- Clothes washers and dryers
- Food freezers and the food in them
- Certain valuable items such as original artwork and turns – up to $2,500
WHAT DOESN’T THE FLOOD INSURANCE COVER?
there are a number of things that a flood insurance policy will not coverage including:
- Currency, precious metals, and valuable papers like stock certificates
- Damage caused by moisture, mildew, or mold that could have been prevented by the homeowner or renter
- Property items outside of the dwelling such as trees, plants, wells, septic systems, walkways, decks, patios, fences, hot tubs, seawalls, and swimming pools
- Financial losses due to business interruption or loss of use of the insured property
- Most self=propelled vehicles – cars, motorcycles, four-wheelers, etc.
- Damage from sewer backups unless there is a flood in the area and the flood is the proximate cause of the sewer or drain backup
YOU WANT TO FILE YOUR FLOOD CLAIM AS SOON AS POSSIBLE!
Individuals or businesses with a flood insurance policy should file a claim as quickly as they can if they sustain flood damage. Since there has been an official Presidential Disaster Declaration, homeowners may be eligible for assistance from other sources such as FEMA, the U.S. Small Business Administration, or even some state or private organizations.
Residents who register for disaster assistance may be able to get help for temporary housing, funds for home repairs, and help with home replacement or permanent housing construction.
When you call to make your claim be sure to have your policy number, the name of the agent you bought the policy through, and your contact information. Give your cell, email, and where you can be reached regarding the claim. Keep careful notes about who you spoke with and what was said.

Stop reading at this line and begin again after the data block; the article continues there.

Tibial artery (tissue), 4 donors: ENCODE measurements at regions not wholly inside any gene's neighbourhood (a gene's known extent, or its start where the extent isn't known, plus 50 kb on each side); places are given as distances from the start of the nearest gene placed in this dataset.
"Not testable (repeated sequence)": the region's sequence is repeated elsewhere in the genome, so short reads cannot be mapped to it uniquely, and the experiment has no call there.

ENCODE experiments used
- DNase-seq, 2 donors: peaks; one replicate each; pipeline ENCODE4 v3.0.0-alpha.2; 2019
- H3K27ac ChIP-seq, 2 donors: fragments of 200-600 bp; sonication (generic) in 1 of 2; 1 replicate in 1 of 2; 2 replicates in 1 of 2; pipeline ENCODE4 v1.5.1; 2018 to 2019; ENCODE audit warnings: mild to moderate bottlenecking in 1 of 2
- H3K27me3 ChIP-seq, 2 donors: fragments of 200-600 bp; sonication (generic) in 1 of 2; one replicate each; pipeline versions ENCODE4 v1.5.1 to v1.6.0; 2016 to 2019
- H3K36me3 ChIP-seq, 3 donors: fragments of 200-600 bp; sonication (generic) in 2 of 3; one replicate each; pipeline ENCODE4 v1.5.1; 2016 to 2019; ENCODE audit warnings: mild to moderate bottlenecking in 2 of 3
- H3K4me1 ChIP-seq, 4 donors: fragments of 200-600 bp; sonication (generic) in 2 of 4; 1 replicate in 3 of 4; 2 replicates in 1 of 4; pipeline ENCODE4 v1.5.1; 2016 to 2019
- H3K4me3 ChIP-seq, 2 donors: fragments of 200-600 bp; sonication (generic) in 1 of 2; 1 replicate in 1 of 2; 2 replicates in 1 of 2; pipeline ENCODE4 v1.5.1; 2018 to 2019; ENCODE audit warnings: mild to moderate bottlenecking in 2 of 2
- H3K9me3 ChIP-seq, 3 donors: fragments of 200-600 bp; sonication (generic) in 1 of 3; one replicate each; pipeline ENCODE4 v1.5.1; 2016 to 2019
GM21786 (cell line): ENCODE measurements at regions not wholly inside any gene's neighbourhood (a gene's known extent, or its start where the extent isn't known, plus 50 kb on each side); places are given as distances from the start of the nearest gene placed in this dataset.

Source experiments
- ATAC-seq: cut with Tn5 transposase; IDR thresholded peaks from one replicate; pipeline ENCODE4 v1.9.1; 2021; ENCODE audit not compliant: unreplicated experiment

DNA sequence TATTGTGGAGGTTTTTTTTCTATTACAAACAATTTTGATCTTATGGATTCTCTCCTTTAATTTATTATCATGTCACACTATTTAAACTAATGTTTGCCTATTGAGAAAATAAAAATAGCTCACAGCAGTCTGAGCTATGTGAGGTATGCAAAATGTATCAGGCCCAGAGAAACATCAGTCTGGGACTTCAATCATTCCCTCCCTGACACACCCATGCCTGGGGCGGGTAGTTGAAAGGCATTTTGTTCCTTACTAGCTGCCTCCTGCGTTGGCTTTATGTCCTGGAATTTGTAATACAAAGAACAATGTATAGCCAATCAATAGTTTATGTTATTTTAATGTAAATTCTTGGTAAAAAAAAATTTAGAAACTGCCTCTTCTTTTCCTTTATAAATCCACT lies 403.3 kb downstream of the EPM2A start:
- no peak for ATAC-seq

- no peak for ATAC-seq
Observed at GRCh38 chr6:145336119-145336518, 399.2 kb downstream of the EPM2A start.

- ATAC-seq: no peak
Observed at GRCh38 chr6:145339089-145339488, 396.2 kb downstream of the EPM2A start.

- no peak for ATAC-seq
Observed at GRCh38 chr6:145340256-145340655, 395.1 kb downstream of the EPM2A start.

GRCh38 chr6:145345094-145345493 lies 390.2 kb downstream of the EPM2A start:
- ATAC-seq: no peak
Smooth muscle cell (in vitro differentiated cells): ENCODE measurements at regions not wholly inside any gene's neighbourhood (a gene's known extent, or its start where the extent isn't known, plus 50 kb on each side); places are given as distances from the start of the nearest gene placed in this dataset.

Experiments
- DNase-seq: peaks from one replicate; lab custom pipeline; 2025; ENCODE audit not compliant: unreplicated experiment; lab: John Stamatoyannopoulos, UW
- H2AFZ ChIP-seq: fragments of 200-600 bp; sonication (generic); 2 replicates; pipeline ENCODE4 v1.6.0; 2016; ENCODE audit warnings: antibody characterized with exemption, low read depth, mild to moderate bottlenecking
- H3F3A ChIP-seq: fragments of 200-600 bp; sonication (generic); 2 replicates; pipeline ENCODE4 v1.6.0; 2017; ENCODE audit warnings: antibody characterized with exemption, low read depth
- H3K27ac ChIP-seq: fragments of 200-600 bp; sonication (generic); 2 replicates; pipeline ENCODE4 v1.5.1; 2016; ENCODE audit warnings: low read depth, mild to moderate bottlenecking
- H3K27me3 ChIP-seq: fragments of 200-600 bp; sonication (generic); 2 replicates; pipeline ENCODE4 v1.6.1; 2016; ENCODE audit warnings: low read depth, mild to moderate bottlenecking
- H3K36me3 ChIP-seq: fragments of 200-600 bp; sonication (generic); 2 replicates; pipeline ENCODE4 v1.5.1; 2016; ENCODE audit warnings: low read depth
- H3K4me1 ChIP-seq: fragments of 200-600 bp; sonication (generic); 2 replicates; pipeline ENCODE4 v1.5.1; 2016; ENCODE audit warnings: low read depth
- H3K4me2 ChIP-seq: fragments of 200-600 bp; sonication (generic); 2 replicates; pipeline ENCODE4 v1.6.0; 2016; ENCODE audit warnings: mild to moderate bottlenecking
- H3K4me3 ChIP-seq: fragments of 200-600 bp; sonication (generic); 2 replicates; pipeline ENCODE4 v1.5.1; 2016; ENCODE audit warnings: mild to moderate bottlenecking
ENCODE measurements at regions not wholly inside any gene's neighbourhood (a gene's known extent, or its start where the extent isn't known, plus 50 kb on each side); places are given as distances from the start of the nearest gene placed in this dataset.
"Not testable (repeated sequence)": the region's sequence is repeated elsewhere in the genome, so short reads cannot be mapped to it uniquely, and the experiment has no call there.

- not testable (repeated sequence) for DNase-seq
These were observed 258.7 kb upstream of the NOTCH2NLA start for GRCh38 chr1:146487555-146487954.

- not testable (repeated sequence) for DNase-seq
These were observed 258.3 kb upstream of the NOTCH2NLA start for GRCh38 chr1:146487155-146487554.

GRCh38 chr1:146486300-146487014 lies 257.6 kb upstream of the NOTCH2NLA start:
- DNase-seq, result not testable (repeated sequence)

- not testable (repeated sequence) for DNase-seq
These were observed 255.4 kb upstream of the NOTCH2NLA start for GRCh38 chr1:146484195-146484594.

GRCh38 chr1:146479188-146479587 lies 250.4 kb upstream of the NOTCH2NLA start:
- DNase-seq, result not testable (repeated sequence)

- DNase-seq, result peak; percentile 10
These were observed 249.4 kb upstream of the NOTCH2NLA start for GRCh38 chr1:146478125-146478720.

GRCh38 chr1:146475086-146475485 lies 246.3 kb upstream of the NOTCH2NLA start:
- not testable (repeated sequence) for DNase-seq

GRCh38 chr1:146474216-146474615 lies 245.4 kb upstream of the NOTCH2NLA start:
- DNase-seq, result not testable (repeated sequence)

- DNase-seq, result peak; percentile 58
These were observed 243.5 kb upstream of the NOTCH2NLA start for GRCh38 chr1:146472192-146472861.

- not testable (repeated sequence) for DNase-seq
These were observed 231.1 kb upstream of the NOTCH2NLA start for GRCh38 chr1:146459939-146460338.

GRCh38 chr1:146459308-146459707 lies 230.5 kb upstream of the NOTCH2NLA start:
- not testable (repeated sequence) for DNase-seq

KEEP CAREFUL DOCUMENTATION
Make a list of your damaged items and if you can, include where and when they were purchased and their cost. Online vendors may be able to provide receipts for your purchases. If you have photos of items prior to the storm have them available for your claim adjuster.
Be sure to document any items that you have discarded, need to be disposed of, or placed outside of the home or office.
Keep all copies of estimates from contractors, any expert’s reports, or other documentation related to the cost of the claim. If your claim is denied or there are questions about coverage, having a record of what was lost or the cost to repair the damage will be helpful in appealing the decision.
Take pictures of large ticket replacement items that are purchased such as televisions, appliances as well as the receipts as proof of purchase. The more documentation you have, the easier it will be to substantiate your claim.
FINALLY, BEWARE OF FLY BY NIGHT CONTRACTORS
Sadly, there are many unscrupulous people who will take advantage of a disaster to fleece you of your money. Before engaging any contractor be sure to check them out. Ask for references and proof of insurance. Look for online reviews. Do they have a website? Do they have a FB page? Are they registered with the BBB? The old adage – “If it sounds too good to be true…it probably is” applies.